News / Africa

Study: Somalia Famine Claimed Nearly 260,000 Lives

Internally displaced Somali women stand in a queue waiting for relief food to be served in Hodan district south of capital Mogadishu September 5, 2011.
Internally displaced Somali women stand in a queue waiting for relief food to be served in Hodan district south of capital Mogadishu September 5, 2011.
Gabe Joselow
A new study commissioned by the United Nations estimates 258,000 people died in Somalia as a result of food insecurity during a period of famine.

The joint report from the U.N. Food and Agriculture Organization and the U.S.-funded Famine Early Warning Systems Network outlines the grim statistics from a period of food insecurity from October 2010 to April of last year.

According to the study, 133,000 children under the age of five died as a direct result of a lack of food, or because they were made too weak to fight off disease.

In the Lower Shabelle region of southern Somalia, at the heart of the famine, an estimated 18 percent of the child population died.

At the height of the emergency, 30,000 people were dying each month.

U.N. Humanitarian Coordinator for Somalia Philippe Lazzarini, speaking to reporters from Mogadishu Thursday, called the figures “shocking” and said more could have been done to prevent the worst of it.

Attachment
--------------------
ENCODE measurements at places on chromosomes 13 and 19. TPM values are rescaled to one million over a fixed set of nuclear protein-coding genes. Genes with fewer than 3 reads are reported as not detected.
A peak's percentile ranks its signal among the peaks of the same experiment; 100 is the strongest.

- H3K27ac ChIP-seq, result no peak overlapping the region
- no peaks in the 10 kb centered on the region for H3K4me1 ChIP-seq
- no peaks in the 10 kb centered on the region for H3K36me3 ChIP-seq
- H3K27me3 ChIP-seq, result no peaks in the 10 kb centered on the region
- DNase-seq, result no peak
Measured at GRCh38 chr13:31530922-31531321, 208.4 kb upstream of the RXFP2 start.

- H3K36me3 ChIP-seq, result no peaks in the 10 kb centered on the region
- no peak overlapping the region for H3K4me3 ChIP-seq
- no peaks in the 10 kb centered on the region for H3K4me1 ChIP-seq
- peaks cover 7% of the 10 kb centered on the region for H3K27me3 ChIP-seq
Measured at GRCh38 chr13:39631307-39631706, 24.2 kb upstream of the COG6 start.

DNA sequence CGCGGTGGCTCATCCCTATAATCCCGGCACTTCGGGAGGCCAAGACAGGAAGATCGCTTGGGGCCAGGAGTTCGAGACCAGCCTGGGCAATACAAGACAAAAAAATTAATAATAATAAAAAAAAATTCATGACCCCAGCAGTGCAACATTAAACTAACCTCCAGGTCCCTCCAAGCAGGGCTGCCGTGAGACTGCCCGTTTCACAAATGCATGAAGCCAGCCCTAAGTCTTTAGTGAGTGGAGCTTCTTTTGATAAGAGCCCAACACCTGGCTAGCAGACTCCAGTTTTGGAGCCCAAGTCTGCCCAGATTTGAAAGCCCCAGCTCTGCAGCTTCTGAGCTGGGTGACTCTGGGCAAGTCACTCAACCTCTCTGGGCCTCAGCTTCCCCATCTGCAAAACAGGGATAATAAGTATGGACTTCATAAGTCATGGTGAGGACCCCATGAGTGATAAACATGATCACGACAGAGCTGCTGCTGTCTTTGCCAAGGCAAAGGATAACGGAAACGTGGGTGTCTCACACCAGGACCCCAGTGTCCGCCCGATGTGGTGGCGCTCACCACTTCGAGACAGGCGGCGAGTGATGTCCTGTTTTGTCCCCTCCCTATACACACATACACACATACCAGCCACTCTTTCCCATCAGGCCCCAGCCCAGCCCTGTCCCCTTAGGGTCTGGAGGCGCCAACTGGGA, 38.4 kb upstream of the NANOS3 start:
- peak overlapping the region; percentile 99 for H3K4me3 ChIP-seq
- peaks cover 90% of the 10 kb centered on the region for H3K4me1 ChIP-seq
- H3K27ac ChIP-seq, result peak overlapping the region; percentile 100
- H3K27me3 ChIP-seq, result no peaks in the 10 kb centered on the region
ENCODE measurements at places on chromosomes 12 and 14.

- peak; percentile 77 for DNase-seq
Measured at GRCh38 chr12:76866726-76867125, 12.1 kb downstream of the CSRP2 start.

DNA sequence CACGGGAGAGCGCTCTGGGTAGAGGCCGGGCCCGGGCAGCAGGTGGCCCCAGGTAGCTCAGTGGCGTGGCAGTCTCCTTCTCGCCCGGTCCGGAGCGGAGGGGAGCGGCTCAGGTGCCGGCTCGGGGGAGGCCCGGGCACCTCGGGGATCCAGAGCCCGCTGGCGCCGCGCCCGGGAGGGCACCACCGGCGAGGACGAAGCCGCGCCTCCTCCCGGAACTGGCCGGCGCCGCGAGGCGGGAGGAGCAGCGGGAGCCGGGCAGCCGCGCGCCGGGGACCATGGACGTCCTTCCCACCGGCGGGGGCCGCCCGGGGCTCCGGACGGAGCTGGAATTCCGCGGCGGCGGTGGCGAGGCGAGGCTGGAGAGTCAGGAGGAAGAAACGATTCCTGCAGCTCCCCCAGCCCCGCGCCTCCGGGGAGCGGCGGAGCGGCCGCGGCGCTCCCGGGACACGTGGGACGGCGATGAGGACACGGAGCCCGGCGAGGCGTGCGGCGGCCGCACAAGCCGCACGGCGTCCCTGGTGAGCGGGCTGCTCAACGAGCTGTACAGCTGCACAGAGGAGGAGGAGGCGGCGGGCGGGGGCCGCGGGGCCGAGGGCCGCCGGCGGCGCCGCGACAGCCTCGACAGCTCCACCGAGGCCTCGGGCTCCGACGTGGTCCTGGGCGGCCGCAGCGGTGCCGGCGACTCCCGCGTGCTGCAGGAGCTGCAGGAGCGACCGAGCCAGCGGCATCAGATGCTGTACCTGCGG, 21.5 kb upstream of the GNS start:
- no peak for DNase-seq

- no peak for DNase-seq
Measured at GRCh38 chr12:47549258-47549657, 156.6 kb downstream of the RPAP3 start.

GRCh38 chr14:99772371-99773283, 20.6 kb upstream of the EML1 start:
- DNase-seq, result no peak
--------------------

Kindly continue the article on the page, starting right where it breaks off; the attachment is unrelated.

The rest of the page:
Somalia food insecurity, 2010 - 2012Somalia food insecurity, 2010 - 2012
x
Somalia food insecurity, 2010 - 2012
Somalia food insecurity, 2010 - 2012


"After the famine was declared over in February 2012, the humanitarian community took a hard look at the events, we learned lessons, also we warned repeatedly from August 2010 that the food crisis was deepening, the aid operation and funding response was too slow," he explained.

The famine, declared in July 2011, was the result of two successive failed rainy seasons, resulting in poor harvests and the death of livestock.

The hardest-hit areas, in southern and central Somalia, were also under the control of the al-Shabab militant group, which had banned access to humanitarian agencies, making the crisis worse.

Lazzarini said after the famine declaration, humanitarian agencies were able to mobilize into previously inaccessible places.

He said the current aid and development strategy should focus on building the long-term resilience of Somali communities, so they can better withstand future shocks.

"We need to proactively invest in Somali people and communities now, to break the cycle of crisis and response," said  Lazzarini.